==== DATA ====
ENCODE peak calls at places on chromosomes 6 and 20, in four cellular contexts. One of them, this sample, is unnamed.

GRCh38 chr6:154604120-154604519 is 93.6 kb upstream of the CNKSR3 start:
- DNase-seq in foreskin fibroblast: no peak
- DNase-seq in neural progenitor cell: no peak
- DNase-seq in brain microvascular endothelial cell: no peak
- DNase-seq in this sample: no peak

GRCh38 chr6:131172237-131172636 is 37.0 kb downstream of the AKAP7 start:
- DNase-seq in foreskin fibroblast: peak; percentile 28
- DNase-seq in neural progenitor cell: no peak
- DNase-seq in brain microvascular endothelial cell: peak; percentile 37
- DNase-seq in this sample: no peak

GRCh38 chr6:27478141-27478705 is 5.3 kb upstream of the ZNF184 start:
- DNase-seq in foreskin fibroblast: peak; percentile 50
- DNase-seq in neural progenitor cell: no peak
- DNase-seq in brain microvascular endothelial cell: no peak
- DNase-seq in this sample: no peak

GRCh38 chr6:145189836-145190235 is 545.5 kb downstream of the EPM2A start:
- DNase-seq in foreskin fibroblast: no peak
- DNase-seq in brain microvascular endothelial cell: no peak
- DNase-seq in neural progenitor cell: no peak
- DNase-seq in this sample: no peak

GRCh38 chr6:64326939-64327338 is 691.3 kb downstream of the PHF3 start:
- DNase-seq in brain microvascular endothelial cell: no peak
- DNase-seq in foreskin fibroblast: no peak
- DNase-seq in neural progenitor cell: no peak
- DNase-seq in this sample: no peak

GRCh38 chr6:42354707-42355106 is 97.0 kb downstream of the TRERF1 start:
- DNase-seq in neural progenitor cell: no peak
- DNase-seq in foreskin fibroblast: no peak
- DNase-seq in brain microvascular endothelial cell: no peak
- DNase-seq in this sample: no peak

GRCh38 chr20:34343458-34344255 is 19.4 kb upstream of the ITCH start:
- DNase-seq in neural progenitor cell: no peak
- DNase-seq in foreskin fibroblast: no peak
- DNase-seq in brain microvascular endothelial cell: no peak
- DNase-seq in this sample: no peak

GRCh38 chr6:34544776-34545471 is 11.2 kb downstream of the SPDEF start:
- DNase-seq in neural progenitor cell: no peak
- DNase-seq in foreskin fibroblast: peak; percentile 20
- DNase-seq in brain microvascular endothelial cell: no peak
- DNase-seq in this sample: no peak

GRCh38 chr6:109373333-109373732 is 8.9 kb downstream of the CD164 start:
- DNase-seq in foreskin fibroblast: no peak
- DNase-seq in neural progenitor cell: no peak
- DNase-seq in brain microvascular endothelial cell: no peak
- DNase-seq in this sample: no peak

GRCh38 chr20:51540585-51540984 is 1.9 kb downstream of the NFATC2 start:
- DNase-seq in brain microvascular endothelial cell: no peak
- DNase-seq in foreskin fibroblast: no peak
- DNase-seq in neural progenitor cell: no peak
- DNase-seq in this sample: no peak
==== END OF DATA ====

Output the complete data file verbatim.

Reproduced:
ENCODE peak calls at places on chromosomes 6 and 20, in four cellular contexts. One of them, this sample, is unnamed.

GRCh38 chr6:154604120-154604519 is 93.6 kb upstream of the CNKSR3 start:
- DNase-seq in foreskin fibroblast: no peak
- DNase-seq in neural progenitor cell: no peak
- DNase-seq in brain microvascular endothelial cell: no peak
- DNase-seq in this sample: no peak

GRCh38 chr6:131172237-131172636 is 37.0 kb downstream of the AKAP7 start:
- DNase-seq in foreskin fibroblast: peak; percentile 28
- DNase-seq in neural progenitor cell: no peak
- DNase-seq in brain microvascular endothelial cell: peak; percentile 37
- DNase-seq in this sample: no peak

GRCh38 chr6:27478141-27478705 is 5.3 kb upstream of the ZNF184 start:
- DNase-seq in foreskin fibroblast: peak; percentile 50
- DNase-seq in neural progenitor cell: no peak
- DNase-seq in brain microvascular endothelial cell: no peak
- DNase-seq in this sample: no peak

GRCh38 chr6:145189836-145190235 is 545.5 kb downstream of the EPM2A start:
- DNase-seq in foreskin fibroblast: no peak
- DNase-seq in brain microvascular endothelial cell: no peak
- DNase-seq in neural progenitor cell: no peak
- DNase-seq in this sample: no peak

GRCh38 chr6:64326939-64327338 is 691.3 kb downstream of the PHF3 start:
- DNase-seq in brain microvascular endothelial cell: no peak
- DNase-seq in foreskin fibroblast: no peak
- DNase-seq in neural progenitor cell: no peak
- DNase-seq in this sample: no peak

GRCh38 chr6:42354707-42355106 is 97.0 kb downstream of the TRERF1 start:
- DNase-seq in neural progenitor cell: no peak
- DNase-seq in foreskin fibroblast: no peak
- DNase-seq in brain microvascular endothelial cell: no peak
- DNase-seq in this sample: no peak

GRCh38 chr20:34343458-34344255 is 19.4 kb upstream of the ITCH start:
- DNase-seq in neural progenitor cell: no peak
- DNase-seq in foreskin fibroblast: no peak
- DNase-seq in brain microvascular endothelial cell: no peak
- DNase-seq in this sample: no peak

GRCh38 chr6:34544776-34545471 is 11.2 kb downstream of the SPDEF start:
- DNase-seq in neural progenitor cell: no peak
- DNase-seq in foreskin fibroblast: peak; percentile 20
- DNase-seq in brain microvascular endothelial cell: no peak
- DNase-seq in this sample: no peak

GRCh38 chr6:109373333-109373732 is 8.9 kb downstream of the CD164 start:
- DNase-seq in foreskin fibroblast: no peak
- DNase-seq in neural progenitor cell: no peak
- DNase-seq in brain microvascular endothelial cell: no peak
- DNase-seq in this sample: no peak

GRCh38 chr20:51540585-51540984 is 1.9 kb downstream of the NFATC2 start:
- DNase-seq in brain microvascular endothelial cell: no peak
- DNase-seq in foreskin fibroblast: no peak
- DNase-seq in neural progenitor cell: no peak
- DNase-seq in this sample: no peak